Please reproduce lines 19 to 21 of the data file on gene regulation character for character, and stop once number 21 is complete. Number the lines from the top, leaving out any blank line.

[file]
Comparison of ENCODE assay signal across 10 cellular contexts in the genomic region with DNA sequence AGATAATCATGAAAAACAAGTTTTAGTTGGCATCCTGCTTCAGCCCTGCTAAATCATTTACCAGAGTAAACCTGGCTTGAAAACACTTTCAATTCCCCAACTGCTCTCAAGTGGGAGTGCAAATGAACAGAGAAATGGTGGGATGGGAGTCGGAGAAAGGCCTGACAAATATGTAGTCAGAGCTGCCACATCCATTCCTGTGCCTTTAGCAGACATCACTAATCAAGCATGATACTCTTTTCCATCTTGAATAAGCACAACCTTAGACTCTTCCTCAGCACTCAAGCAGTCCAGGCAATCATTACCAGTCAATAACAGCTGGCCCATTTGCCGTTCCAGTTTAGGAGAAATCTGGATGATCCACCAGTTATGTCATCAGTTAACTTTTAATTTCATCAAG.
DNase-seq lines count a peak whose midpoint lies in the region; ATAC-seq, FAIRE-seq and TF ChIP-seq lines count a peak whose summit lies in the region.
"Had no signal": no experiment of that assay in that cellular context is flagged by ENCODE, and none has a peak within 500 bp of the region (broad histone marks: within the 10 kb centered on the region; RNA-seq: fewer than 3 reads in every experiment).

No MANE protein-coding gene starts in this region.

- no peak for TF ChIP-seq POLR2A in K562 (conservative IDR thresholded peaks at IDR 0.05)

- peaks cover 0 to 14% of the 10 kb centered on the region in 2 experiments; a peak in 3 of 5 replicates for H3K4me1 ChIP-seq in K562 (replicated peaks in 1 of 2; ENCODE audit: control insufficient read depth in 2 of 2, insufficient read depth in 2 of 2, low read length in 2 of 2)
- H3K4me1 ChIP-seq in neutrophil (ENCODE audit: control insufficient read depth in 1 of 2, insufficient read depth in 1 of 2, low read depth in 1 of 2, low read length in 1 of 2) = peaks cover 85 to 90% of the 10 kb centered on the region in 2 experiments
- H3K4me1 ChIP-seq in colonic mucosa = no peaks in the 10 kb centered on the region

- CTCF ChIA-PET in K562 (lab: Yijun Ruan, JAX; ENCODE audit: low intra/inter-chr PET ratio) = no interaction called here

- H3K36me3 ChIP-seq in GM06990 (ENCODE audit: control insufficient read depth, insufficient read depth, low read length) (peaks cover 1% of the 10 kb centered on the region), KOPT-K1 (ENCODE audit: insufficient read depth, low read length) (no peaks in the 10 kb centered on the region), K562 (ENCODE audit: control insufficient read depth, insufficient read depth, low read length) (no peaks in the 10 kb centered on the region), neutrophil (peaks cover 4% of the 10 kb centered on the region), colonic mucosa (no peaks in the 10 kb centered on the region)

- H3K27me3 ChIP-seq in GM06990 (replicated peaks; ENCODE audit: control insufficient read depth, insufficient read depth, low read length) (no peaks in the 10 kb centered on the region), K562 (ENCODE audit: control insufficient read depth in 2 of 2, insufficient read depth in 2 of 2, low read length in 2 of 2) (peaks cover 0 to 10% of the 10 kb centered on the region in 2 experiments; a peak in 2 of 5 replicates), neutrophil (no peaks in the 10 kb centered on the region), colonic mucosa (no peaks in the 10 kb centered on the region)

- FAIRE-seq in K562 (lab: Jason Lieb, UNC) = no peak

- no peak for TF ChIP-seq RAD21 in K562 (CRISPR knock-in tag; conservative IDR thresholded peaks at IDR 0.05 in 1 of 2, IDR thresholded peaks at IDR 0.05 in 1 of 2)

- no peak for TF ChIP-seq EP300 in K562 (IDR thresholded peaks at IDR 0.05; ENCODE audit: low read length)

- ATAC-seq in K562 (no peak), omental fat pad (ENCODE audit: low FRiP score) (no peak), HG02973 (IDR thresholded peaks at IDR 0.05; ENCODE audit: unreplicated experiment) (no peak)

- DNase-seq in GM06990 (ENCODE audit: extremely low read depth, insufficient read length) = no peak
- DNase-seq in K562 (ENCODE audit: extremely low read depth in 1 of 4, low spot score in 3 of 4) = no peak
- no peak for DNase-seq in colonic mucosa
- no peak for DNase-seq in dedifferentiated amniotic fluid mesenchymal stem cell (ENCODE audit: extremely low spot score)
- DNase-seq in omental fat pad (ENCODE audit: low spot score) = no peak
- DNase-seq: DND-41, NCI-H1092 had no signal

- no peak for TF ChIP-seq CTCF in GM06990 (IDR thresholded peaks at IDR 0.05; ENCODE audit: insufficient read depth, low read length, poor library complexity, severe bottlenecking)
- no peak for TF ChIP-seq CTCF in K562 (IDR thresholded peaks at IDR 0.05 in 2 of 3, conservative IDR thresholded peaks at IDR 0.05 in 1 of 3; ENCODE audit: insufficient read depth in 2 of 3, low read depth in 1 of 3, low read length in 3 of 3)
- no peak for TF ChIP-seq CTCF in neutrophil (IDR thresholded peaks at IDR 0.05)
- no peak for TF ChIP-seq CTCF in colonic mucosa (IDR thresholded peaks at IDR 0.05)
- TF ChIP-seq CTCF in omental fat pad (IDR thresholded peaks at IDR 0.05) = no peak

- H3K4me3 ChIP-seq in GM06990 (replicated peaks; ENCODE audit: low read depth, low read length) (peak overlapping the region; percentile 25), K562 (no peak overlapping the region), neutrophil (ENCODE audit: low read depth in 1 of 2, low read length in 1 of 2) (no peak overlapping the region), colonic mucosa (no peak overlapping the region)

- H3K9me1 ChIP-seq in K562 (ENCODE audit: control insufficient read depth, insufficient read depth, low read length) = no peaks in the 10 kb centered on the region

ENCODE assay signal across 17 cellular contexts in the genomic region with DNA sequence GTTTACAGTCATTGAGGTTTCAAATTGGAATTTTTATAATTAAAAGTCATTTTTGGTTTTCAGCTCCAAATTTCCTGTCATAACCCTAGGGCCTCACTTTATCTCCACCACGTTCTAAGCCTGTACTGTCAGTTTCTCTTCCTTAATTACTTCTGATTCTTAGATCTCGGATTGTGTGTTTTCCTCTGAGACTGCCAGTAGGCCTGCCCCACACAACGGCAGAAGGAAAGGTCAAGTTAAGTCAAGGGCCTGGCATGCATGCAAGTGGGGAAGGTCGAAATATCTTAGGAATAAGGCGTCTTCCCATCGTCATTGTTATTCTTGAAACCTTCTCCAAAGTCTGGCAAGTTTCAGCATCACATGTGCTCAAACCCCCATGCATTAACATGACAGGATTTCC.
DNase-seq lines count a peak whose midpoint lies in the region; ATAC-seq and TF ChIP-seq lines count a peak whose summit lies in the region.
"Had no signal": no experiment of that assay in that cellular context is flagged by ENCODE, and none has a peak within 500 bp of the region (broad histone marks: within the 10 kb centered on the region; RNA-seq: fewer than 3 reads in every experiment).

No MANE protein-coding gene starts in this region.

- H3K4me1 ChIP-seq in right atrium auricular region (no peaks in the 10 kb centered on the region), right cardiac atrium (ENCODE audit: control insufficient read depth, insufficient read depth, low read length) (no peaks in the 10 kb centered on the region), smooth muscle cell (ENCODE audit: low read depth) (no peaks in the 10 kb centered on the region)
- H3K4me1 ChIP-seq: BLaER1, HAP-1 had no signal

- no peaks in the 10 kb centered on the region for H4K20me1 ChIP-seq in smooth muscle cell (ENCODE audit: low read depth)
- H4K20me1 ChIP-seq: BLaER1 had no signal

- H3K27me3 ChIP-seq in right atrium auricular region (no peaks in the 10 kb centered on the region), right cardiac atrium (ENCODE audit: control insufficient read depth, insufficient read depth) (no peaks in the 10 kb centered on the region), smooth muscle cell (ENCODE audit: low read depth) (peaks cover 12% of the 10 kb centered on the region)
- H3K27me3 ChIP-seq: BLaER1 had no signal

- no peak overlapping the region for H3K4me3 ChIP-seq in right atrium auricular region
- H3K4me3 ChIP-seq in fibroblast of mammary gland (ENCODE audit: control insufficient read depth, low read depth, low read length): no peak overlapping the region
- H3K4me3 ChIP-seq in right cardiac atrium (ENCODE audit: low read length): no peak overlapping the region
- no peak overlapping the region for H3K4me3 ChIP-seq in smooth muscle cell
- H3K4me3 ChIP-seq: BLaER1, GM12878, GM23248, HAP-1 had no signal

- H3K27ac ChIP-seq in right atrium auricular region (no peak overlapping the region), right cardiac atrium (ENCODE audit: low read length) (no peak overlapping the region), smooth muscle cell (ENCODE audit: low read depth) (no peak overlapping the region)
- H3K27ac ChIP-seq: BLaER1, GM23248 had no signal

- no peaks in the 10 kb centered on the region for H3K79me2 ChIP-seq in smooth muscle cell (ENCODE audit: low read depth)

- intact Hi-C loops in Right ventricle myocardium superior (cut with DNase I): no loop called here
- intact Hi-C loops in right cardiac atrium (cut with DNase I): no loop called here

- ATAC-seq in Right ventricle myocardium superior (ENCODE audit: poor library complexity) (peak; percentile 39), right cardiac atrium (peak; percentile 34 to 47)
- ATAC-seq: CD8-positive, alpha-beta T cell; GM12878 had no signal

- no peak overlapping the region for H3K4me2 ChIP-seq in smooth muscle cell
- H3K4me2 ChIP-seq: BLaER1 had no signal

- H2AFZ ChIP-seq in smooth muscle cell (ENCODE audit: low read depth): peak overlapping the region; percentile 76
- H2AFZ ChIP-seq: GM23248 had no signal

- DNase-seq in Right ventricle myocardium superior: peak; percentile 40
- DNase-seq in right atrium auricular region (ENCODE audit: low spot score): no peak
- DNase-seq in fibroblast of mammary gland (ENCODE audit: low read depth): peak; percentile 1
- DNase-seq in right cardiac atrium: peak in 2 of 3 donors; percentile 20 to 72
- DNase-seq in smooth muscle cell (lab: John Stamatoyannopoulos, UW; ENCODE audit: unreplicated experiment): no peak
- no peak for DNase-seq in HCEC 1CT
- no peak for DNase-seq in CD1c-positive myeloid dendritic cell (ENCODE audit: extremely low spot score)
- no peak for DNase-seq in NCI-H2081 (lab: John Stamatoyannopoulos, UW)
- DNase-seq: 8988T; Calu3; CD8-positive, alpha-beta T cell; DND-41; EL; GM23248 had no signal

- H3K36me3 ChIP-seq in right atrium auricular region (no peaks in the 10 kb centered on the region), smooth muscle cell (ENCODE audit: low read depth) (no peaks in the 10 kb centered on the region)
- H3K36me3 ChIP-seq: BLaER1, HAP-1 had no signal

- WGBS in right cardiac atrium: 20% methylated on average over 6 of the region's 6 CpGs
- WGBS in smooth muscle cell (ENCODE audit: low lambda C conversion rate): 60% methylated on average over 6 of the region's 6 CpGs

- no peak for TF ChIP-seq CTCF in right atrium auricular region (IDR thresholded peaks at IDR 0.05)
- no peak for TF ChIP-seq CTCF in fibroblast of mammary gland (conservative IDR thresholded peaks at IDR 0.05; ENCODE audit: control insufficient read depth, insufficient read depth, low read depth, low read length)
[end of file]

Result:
- no peak for DNase-seq in dedifferentiated amniotic fluid mesenchymal stem cell (ENCODE audit: extremely low spot score)
- DNase-seq in omental fat pad (ENCODE audit: low spot score) = no peak
- DNase-seq: DND-41, NCI-H1092 had no signal